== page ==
Jeb Bush and his fellow establishment candidates are hoping against hope that last week’s terrorist attacks in Paris will make Republican voters reconsider their allegiances to nontraditional candidates. The tragedy, their thinking goes, will finally give them a chance to tout their experience and relative sanity in a race that has so far been dominated by political outsiders who have campaigned largely in the land of fantasy.
On Monday, I explained why I don’t think that logic holds: There’s evidence to suggest Donald Trump and (to a lesser extent) Ben Carson actually enter this particular debate about national security with an advantage, and there’s little reason to believe that will change in the short term. But there’s another reason to doubt that Republican voters will run en masse toward a moderate GOP candidate in the wake of Paris: There isn’t one.
It’s early, but to date the field of GOP contenders has moved largely in unison, particularly on what has become the most pressing issue: whether the U.S. government should close its borders to Syrian refugees who are fleeing horrific violence at home. Trump and Ted Cruz lead the way in the fearmongering—the former has been rambling on about an ISIS “Trojan Horse” for months; the latter is introducing refugee-banning legislation in the Senate this week—but the establishment candidates are mostly marching in lockstep with their party’s hardliners.
Marco Rubio, the best positioned candidate in the establishment wing, made his position clear on Sunday. “You can have 1,000 people come in, and 999 of them are just poor people fleeing oppression and violence, but one of them is an ISIS fighter,” he said during an interview on ABC’s This Week. “If that’s the case, you have a problem, and there is no way to vet that out.” Bush, meanwhile, staked out a similar position—albeit with a Cruz-endorsed caveat that we should try to find room for Christians. Chris Christie also got in on the tough talk, suggesting that he was so serious about closing our borders that he wouldn’t even make an exception for Syrian orphans under age 5. Meanwhile, John “What Will We Tell St. Peter?” Kasich has dropped his support for taking refugees. And even Lindsey Graham—perhaps the most pro-refugee candidate in the GOP field—now wants to call “timeout” on the whole thing.
First things first: This is a shortsighted policy proposal that isn’t just morally misguided; it’s dangerous. As Slate’s Joshua Keating points out, the Islamic State is doing everything it can to get young, nihilistic recruits to move to Syria, not fan out across the globe. Closing our borders to refugees would only provide ISIS with a bigger pool of frustrated, marginalized young Muslims to try to radicalize. Furthermore, there’s no reason to mistake Syrian refugees for ISIS terrorists. As another of my colleagues, Will Dobson, explains, there may be no more difficult way for a would-be terrorist to enter the United States right now than to pose as a Syrian refugee.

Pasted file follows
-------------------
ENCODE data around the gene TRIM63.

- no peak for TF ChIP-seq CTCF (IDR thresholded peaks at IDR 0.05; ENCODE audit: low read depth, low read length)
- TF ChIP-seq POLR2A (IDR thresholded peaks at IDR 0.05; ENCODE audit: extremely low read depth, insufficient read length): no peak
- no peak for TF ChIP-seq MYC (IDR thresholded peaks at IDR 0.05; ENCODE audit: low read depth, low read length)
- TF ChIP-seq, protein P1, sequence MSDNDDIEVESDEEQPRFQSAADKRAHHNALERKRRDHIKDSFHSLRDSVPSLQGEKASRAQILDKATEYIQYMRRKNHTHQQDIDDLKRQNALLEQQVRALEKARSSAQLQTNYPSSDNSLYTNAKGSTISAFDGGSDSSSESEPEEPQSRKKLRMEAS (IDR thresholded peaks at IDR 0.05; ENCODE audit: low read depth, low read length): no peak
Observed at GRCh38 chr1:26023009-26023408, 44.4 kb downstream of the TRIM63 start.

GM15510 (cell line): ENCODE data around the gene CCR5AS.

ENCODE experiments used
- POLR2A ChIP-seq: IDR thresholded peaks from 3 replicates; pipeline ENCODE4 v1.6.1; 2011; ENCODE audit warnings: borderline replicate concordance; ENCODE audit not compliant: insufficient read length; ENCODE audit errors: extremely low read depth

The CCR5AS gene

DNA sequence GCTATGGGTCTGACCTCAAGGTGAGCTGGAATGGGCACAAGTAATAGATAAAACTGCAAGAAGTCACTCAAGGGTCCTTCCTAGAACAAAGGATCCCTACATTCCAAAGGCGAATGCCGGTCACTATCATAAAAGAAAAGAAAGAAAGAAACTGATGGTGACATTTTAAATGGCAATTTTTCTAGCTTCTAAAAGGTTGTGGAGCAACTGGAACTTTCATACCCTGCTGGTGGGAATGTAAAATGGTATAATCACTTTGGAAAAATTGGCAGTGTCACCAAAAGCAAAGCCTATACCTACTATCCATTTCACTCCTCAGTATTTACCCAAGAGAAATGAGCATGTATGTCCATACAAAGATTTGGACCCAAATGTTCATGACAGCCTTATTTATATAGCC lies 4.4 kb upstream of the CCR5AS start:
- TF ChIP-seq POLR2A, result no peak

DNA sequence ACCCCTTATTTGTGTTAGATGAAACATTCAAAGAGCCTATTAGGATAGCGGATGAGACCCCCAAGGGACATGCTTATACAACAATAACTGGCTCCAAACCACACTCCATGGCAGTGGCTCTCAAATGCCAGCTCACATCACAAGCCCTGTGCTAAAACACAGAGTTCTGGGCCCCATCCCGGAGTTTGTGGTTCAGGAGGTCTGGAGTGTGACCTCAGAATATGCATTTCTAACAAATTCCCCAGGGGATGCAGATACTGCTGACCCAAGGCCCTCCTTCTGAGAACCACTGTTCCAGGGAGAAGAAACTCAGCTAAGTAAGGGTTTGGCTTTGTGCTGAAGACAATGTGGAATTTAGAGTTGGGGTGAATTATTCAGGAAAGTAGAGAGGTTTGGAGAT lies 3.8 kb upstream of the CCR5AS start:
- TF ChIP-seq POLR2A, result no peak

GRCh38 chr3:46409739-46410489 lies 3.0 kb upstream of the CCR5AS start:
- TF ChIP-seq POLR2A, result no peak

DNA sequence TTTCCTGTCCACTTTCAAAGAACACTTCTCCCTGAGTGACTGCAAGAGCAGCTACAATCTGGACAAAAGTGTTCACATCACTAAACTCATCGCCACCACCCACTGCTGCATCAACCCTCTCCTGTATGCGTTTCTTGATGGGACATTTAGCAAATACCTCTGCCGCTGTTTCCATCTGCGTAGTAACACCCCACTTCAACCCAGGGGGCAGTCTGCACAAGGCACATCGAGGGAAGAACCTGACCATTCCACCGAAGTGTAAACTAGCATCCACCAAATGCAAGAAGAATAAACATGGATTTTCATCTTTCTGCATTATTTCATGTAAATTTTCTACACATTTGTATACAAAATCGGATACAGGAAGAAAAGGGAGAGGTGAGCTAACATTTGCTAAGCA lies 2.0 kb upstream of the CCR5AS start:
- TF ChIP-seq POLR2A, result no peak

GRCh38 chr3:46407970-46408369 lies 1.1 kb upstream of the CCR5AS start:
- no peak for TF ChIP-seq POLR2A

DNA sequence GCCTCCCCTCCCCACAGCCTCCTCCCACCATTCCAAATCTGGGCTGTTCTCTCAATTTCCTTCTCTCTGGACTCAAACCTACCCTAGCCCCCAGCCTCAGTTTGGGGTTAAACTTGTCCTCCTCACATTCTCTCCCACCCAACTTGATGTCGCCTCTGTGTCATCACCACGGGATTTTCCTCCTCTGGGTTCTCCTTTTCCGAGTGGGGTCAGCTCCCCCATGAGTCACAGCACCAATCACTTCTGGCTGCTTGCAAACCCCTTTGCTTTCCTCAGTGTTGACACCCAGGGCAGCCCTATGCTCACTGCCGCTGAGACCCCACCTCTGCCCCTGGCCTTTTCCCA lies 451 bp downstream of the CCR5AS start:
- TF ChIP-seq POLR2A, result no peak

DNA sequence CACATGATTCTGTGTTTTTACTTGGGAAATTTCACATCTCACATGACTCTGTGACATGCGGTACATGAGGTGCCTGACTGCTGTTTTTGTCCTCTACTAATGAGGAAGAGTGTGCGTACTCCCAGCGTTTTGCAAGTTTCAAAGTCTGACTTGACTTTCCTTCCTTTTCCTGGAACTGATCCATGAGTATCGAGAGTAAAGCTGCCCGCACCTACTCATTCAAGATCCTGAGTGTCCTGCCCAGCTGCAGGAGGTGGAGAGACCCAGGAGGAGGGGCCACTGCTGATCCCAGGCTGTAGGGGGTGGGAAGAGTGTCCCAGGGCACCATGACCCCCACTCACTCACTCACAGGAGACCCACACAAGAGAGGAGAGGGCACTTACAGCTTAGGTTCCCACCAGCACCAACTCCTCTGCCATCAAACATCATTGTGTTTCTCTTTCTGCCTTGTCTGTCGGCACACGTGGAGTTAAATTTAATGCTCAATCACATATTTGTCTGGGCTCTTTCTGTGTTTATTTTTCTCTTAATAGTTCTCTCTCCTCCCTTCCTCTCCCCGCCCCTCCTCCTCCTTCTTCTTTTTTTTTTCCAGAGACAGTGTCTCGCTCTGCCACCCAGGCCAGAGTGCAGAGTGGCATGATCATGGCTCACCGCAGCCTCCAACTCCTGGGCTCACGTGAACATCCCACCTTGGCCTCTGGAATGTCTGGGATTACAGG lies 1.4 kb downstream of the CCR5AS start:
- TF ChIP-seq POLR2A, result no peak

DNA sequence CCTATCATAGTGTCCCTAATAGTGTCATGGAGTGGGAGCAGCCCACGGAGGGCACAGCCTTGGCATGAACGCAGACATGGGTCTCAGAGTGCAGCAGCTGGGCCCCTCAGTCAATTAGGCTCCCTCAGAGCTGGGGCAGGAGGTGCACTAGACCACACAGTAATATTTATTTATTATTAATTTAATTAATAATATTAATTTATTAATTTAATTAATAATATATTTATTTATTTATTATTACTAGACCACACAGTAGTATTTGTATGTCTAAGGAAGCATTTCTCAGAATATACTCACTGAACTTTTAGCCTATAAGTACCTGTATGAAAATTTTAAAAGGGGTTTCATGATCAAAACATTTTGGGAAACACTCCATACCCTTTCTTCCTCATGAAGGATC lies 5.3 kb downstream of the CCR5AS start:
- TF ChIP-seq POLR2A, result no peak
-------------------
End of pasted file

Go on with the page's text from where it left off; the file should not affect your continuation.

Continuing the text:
Beyond policy, this is also bad politics for anyone in the establishment wing who’s hoping to prove that nuance and knowledge should eclipse bluster and belligerence in the nominating race. In that regard, Rubio’s position, while disappointing, makes some sense: He’s currently finding some success by keeping one foot in the outsiders’ lane while keeping his other in the establishment one. The last thing he wants to do now is look “moderate.” Christie’s not-even-orphans stance, meanwhile, is more politically questionable—though perhaps also predictable given he failed a similar leadership test during last year’s Ebola scare.
It’s Kasich’s and Bush’s newfound positions, though, that prove there are no actual moderates in the GOP field on this topic. “I wouldn’t say to these people, ‘You can’t come in,’ ” Kasich told Fox News back in September. “I mean, we’ve got the Statue of Liberty that says ‘Give us your tired, your poor.’ ” He changed his tune this week, writing to President Obama asking him to pull the plug on the resettling effort. Conservative apostasy was always going to be a tough sell in a GOP race, but it’s all Kasich has at this point. It’s too late for the Ohio governor to rebrand.
Bush’s muddled position on the refugee issue is equally confusing. If Jeb wants to be seen as a statesman voters can trust in moments of crisis—and at this point, it’s unclear what other package he has left to wrap himself in—echoing Trump and Cruz is an odd way to achieve that goal. Trump’s “Trojan Horse” claim is little more than a rebranding of his nativist views on immigration in general. So by voicing similar fears, Bush effectively told voters that not only is Trump right now, he was right all along. Already, Jeb appears to be rethinking that strategy, a move that may give him wiggle room in the future but that offers little clarity in the present. In an interview with Bloomberg Politics on Tuesday, he said in one breath that “if there’s any kind of concern, we shouldn’t allow people in” and in the next, “the answer to this is not to ban people from coming.”
Bush continued: “The answer is to lead, to resolve the problem in Syria. That’s the ultimate answer. And that’s my focus.” Ironically then, Jeb is making the same policy-light pitch to voters that Trump is: I will lead because I am a leader. The problem for Bush, though, is that to date there’s little to suggest that conservative voters believe that he is.